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  33. Free WIll.Kevin Timpe - 2012 - In Neil Manson & Bob Barnard (eds.), The Continuum Companion to Metaphysics. London: Continuum. pp. 223-243.
    It is sometimes said that Augustine discovered the faculty of the will, and as a result inaugurated philosophy’s fascination with issues related to free will. While philosophers prior to Augustine clearly discussed related issues of, for example, voluntariness and agency, one finds in Augustine a focus on a faculty distinct from reason which is necessary for praise and blame that one would be hard-pressed to find in earlier thinkers. Augustine addressed the importance of free will (...)
     
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  34.  17
    Absolute Determinism and Lack of Free Will.Ulrich De Balbian - 2018 - Oxford: Create Space.
    Determinism from the 1st and 3rd person perspective as well as the universal point of reference aee dealt with. This is to show the absence of free will in the last perspective and the illusion of it when seen from the first two perspectives. ‘Free’ choice is dealt with as well as the absence of free will and the consequences of determinism for law and court judgements are explored. So, what if any, is the place (...)
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  35.  85
    Epistemic Issues in the Free Will Debate: Can We Know When We Are Free?Scott Sehon - 2013 - Philosophical Studies 166 (2):363-380.
    In this paper, I argue that the views of Robert Kane on the one hand and John Fischer and Mark Ravizza on the other both lead to the following conclusion: we should have very low confidence in our ability to judge that someone is acting freely or in a way for which they can be held responsible. This in turn means, I claim, that these views, in practice, collapse into a sort of hard incompatibilist position, or the position of a (...)
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  36. Free Will Pessimism.Paul Russell - 2017 - In David Shoemaker (ed.), Oxford Studies in Agency and Responsibility, Volume 4. New York, NY, USA: pp. 93-120..
    The immediate aim of this paper is to articulate the essential features of an alternative compatibilist position, one that is responsive to sources of resistance to the compatibilist program based on considerations of fate and luck. The approach taken relies on distinguishing carefully between issues of skepticism and pessimism as they arise in this context. A compatibilism that is properly responsive to concerns about fate and luck is committed to what I describe as free will pessimism, which (...)
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  37.  2
    The Limits of Free Will: Selected Essays.Paul Russell (ed.) - 2017 - Oxford University Press.
    The Limits of Free Will presents influential articles by Paul Russell concerning free will and moral responsibility. The problems arising in this field of philosophy, which are deeply rooted in the history of the subject, are also intimately related to a wide range of other fields, such as law and criminology, moral psychology, theology, and, more recently, neuroscience. These articles were written and published over a period of three decades, although most have appeared in the past (...)
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  38.  81
    Free Will.Joseph Keim Campbell - 2011 - Polity.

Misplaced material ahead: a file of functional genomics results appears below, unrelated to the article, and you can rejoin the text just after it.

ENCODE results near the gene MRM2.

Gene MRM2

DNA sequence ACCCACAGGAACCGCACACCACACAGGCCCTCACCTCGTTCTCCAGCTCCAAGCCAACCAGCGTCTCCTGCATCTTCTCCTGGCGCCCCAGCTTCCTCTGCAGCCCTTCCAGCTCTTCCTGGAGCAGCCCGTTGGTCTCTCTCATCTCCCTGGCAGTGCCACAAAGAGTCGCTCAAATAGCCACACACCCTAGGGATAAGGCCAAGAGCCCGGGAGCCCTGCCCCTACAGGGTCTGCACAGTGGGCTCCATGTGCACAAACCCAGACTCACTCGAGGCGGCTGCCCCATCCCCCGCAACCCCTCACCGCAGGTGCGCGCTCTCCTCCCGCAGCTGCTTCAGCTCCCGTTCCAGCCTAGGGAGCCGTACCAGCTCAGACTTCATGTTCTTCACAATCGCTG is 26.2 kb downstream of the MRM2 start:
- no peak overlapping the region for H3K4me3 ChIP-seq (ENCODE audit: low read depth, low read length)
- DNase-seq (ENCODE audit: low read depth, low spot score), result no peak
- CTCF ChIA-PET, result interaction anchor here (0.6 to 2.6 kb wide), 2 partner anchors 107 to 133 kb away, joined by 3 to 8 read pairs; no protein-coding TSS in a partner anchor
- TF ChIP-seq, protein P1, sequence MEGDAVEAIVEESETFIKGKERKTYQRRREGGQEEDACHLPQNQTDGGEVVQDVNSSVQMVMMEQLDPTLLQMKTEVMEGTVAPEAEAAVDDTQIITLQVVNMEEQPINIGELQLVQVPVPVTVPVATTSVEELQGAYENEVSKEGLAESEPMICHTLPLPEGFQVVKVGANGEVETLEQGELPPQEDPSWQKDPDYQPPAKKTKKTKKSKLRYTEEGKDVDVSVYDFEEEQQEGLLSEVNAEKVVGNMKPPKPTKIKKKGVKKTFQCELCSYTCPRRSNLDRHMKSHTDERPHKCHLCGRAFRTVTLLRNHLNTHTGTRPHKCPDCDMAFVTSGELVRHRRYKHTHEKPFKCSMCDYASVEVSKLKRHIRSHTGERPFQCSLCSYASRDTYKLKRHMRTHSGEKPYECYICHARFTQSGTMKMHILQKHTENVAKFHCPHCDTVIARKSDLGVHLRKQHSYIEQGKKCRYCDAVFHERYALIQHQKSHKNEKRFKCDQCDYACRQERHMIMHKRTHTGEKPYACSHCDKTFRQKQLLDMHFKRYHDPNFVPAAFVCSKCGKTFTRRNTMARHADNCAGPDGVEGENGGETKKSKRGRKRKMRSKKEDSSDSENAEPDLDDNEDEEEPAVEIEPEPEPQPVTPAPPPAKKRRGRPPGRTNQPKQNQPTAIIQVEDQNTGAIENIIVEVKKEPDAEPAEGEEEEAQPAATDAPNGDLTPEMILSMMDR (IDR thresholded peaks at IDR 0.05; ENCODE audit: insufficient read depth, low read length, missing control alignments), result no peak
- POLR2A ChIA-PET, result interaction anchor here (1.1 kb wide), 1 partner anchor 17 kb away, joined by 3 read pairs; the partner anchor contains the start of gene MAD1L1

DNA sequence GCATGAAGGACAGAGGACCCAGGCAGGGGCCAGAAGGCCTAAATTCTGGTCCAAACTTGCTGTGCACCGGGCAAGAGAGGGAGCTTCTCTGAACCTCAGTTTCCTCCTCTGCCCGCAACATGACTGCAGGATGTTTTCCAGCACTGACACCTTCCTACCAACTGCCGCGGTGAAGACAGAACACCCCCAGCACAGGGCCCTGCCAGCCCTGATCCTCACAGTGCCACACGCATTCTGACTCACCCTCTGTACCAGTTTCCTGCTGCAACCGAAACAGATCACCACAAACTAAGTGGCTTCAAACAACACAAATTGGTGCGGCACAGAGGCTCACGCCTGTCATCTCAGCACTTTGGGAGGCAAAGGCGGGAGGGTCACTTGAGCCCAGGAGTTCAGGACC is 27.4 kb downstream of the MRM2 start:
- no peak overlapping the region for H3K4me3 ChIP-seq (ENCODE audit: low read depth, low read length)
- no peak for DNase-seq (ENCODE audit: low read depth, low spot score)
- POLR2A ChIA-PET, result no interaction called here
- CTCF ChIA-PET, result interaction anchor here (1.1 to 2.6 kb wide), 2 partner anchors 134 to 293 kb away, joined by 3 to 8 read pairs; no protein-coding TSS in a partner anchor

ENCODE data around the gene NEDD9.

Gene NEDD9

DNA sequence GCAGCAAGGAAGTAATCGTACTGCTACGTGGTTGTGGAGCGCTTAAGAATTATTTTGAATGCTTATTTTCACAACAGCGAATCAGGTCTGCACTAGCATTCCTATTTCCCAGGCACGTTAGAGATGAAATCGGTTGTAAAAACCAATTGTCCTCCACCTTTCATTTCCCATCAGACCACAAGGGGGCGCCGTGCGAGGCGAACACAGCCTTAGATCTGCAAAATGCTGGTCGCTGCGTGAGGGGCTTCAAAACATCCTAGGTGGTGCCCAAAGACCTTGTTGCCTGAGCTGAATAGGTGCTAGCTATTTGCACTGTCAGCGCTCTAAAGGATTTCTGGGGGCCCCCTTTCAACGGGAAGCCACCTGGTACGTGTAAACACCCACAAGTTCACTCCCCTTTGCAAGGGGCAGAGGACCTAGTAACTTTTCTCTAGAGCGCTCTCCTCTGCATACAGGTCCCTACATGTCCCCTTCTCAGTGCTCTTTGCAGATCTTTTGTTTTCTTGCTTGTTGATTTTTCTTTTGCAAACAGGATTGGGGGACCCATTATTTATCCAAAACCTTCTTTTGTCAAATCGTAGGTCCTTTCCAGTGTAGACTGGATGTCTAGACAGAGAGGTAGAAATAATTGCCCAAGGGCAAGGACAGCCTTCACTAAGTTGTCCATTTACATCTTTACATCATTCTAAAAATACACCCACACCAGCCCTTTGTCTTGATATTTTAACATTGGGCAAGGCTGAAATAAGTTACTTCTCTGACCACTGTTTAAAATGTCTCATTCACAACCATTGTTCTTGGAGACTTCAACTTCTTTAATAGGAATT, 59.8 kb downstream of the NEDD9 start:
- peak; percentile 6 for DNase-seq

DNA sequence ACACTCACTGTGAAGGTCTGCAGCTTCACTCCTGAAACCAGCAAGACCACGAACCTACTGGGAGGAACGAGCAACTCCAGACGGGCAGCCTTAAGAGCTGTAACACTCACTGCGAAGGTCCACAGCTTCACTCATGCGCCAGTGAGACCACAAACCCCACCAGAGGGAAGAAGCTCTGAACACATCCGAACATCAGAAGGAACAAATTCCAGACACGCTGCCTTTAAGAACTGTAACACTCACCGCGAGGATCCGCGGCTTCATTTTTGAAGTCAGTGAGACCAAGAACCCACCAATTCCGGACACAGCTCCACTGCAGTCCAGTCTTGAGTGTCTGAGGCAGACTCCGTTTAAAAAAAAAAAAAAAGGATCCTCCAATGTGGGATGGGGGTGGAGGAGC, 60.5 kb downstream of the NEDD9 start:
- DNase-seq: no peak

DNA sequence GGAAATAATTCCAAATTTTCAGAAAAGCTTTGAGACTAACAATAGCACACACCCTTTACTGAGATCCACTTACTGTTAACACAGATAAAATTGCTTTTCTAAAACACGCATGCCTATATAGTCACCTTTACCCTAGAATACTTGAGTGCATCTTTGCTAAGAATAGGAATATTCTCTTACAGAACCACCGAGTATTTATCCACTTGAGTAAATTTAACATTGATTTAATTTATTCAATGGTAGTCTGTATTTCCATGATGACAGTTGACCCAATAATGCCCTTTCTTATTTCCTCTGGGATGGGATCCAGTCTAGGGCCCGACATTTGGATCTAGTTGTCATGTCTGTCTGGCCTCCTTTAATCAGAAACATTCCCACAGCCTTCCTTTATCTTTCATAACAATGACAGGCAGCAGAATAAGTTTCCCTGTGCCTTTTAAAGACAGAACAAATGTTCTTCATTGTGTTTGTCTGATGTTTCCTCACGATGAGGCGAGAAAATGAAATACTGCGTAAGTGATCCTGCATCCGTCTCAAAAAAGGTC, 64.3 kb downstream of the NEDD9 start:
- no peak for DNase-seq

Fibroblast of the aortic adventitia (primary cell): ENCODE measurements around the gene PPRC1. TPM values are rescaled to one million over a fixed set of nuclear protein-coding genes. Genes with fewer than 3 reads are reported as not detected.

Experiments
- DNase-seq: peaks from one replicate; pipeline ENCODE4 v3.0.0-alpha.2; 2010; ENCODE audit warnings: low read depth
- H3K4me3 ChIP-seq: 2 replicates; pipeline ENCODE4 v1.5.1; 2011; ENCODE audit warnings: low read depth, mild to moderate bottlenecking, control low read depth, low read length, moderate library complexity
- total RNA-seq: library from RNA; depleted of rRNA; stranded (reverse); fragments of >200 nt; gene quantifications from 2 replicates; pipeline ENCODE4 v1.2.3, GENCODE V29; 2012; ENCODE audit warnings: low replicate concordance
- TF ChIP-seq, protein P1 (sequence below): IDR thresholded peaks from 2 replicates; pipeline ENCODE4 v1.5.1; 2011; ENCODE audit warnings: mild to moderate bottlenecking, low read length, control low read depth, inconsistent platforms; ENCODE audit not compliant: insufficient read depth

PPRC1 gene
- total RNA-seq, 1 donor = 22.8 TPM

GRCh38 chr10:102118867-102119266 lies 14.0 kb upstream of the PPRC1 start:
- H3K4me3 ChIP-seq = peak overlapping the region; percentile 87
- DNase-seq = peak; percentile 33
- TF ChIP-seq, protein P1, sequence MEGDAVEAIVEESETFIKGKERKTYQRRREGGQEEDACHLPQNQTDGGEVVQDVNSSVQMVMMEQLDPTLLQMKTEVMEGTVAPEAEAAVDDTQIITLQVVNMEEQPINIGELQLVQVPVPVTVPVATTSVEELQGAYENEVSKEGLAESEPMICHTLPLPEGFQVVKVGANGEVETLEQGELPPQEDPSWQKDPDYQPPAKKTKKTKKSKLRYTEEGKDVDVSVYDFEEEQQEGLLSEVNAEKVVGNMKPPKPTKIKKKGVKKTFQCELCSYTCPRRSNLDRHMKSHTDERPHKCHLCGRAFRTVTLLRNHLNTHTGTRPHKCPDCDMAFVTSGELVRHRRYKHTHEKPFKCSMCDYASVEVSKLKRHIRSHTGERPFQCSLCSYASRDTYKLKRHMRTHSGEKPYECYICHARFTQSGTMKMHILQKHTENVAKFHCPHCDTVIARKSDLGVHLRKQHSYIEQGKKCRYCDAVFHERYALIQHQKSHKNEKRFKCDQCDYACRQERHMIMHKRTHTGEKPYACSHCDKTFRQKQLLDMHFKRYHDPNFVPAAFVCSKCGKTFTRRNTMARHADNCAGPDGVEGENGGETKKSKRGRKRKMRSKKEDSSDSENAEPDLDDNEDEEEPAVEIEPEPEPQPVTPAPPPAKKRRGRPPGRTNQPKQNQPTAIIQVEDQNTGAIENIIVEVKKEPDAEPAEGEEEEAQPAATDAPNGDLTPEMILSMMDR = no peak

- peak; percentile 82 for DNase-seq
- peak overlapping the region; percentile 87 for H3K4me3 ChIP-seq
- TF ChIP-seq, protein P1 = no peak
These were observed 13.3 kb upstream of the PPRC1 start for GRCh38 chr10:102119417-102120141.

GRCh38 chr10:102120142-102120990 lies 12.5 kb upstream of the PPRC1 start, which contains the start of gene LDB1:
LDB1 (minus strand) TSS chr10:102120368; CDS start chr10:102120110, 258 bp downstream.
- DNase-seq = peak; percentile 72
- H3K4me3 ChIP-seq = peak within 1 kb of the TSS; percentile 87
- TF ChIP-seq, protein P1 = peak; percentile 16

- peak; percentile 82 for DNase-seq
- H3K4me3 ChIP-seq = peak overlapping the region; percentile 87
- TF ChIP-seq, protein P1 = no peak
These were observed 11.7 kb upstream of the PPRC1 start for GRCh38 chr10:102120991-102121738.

What is free will? Why is it important? Can the same act be both free and determined? Is free will necessary for moral responsibility? Does anyone have free will, and if not, how is creativity possible and how can anyone be praised or blamed for anything? These are just some of the questions considered by Joseph Keim Campbell in this lively and accessible introduction to the concept of free will. Using a (...)
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  39. Meditation and Mental Freedom: A Buddhist Theory of Free Will.Rick Repetti - 2010 - Journal of Buddhist Ethics 17:166-212.
    I argue for a possible Buddhist theory of free will that combines Frankfurt's hierarchical analysis of meta-volitional/volitional accord with elements of the Buddhist eightfold path that prescribe that Buddhist aspirants cultivate meta-volitional wills that promote the mental freedom that culminates in enlightenment, as well as a causal/functional analysis of how Buddhist meditative methodology not only plausibly makes that possible, but in ways that may be applied to undermine Galen Strawson's impossibility argument, along with most of the other major (...)
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  40. Precis of Derk Perebooms Free Will, Agency, and Meaning in Life.Gregg D. Caruso - 2014 - Science Religion and Culture 1 (3):178-201.
    Derk Perebooms Free Will, Agency, and Meaning in Life (2014) provides the most lively and comprehensive defense of free will skepticism in the literature. It contains a reworked and expanded version of the view he first developed in Living without Free Will (2001). Important objections to the early book are answered, some slight modifications are introduced, and the overall account is significantly embellished—for example, Pereboom proposes a new account of rational deliberation consistent with (...)
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  41. Love and Free Will.Aaron Smuts - manuscript
    Many think that love would be a casualty of free will skepticism. I disagree. I argue that love would be largely unaffected if we came to deny free will, not simply because we cannot shake the attitude, but because love is not chosen, nor do we want it to be. Here, I am not alone; others have reached similar conclusions. But a few important distinctions have been overlooked. Even if hard incompatibilism is true, not all (...)
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  42. Speaking Freely: On Free Will and the Epistemology of Testimony.Matthew Frise - 2014 - Synthese 191 (7):1587-1603.